Santiago Bernabéu


The day before class started, we checked into our hotel and had some time to explore the area. Gladys and I went to lunch across the street from our new hotel and had some tortas. The waiter quickly noticed that Spanish was not my first language and began speaking to me in Brazilian Portuguese (?). After, we met with a few classmates and visited a few places such as the Spanish National Library.


Beautiful building outside of our hotel

National Library

Nat Lib

Spanish National Library


First day of class and we got to visit the stadium of Real Madrid: Santiago Bernabéu. When we first arrived, there was a special event happening so we had a few hours to stall before coming back and getting tickets; unfortunately the tickets were first come first serve with no previous reservations… this place must be quite popular.

Santiago Bernabeu

Waiting outside of the stadium

In the meantime, a few of us decided to head back and visit a fruit market that we had seen the day before. I bought some cherries and a small fruit tray of mango, apple, kiwi, strawberry, and dragon fruit.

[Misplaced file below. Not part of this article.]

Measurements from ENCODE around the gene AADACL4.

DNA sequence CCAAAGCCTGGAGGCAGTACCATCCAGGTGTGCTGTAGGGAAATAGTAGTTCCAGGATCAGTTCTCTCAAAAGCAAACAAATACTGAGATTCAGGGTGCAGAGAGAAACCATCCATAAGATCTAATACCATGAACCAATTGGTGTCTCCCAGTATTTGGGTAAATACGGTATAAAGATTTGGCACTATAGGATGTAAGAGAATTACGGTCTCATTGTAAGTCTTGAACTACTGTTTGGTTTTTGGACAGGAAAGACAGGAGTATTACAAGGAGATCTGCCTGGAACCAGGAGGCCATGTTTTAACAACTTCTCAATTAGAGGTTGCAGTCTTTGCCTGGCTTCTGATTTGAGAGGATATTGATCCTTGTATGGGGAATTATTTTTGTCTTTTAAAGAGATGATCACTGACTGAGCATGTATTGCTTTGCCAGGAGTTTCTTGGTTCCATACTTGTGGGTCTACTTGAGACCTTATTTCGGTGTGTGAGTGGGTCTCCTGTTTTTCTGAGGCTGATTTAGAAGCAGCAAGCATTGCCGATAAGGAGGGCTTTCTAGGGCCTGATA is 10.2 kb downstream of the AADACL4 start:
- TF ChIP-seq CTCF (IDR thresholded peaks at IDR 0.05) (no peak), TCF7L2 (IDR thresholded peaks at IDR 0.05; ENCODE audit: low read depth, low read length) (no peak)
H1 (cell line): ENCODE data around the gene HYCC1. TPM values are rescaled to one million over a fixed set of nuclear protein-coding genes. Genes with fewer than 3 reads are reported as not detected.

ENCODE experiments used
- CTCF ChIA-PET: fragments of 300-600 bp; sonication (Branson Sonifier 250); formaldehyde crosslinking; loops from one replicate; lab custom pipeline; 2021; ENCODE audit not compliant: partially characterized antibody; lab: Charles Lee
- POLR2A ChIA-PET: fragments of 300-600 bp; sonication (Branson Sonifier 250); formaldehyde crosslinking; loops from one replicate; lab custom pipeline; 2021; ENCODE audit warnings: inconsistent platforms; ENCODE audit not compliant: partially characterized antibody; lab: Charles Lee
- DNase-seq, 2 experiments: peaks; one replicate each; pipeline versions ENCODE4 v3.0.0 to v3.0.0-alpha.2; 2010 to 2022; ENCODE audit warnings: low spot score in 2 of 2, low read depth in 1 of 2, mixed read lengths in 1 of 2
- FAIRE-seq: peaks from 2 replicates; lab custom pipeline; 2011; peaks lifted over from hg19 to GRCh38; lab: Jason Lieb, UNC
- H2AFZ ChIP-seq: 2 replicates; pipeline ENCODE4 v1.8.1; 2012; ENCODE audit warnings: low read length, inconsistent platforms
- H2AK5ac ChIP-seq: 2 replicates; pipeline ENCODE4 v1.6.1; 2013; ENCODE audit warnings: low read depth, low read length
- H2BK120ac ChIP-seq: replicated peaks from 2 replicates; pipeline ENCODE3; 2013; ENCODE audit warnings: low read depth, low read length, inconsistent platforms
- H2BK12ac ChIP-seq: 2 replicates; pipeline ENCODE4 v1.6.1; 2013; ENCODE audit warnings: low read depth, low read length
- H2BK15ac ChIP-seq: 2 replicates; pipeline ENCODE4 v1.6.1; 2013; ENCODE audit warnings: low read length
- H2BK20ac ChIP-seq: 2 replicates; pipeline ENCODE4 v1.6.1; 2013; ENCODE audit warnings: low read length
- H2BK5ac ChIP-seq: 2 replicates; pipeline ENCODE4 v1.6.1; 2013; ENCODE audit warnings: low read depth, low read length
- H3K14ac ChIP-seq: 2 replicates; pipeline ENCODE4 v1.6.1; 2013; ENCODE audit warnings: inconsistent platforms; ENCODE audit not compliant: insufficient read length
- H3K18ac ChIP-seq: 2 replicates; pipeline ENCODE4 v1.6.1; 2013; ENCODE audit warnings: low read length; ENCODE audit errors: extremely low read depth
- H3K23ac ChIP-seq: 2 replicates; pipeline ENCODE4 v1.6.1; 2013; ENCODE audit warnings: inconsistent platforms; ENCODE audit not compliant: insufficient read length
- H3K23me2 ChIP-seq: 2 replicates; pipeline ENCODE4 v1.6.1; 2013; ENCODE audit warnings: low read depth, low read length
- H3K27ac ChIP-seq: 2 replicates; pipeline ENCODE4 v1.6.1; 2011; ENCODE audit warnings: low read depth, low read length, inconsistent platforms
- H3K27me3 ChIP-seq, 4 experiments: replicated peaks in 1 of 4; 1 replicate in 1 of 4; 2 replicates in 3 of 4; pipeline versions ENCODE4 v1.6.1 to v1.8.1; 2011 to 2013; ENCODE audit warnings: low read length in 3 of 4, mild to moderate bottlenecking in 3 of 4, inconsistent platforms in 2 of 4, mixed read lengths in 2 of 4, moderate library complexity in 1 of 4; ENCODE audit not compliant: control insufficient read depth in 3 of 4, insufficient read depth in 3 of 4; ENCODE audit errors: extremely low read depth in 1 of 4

Fruit Market

Fruit Tray

Of course the fruit had a different taste being from a place that I am not used to. The apples and kiwi  tasted especially different from normal and not in a good way (makes sense for the apples, being from the apple state of Washington and such (; ). The mangoes, strawberries, and cherries on the other hand were incredible! This was also my first time trying dragon fruit. It tasted pretty plain, but fairly delicious. While adventuring around and trying fruit, we also went to a Starbucks and learned a few new things: First, Starbucks cards do not work in Spain. Second, iced coffee does not exist here either! The best they can do is provide a hot coffee and a cup of ice.

We headed back to the stadium where I witnessed an escalator pile up for the first time… not pretty. We headed to the top of the stadium and worked our way through the floors, from the museum to the locker room.

Real Madrid

Throughout the tour there was a strong sense of pride. The trophy displays were dramatized, videos replayed Real Madrid victories and best moments in time, favorite players were highlighted. It was also extremely crowded and many visitors wore jerseys. By the end of the tour we were all exhausted and hungry. We still had another tour to go on: a walking tour of Madrid.

A storm hit during the second tour. It was raining, not like Seattle raindrops, but raining pennies. We finished the tour at a chocolateria for chocolate churros. Afterwards we headed to dinner and had paella; a Spanish favorite. This was my first time eating paella and certainly not my last.


Tears and Tapas: Part 2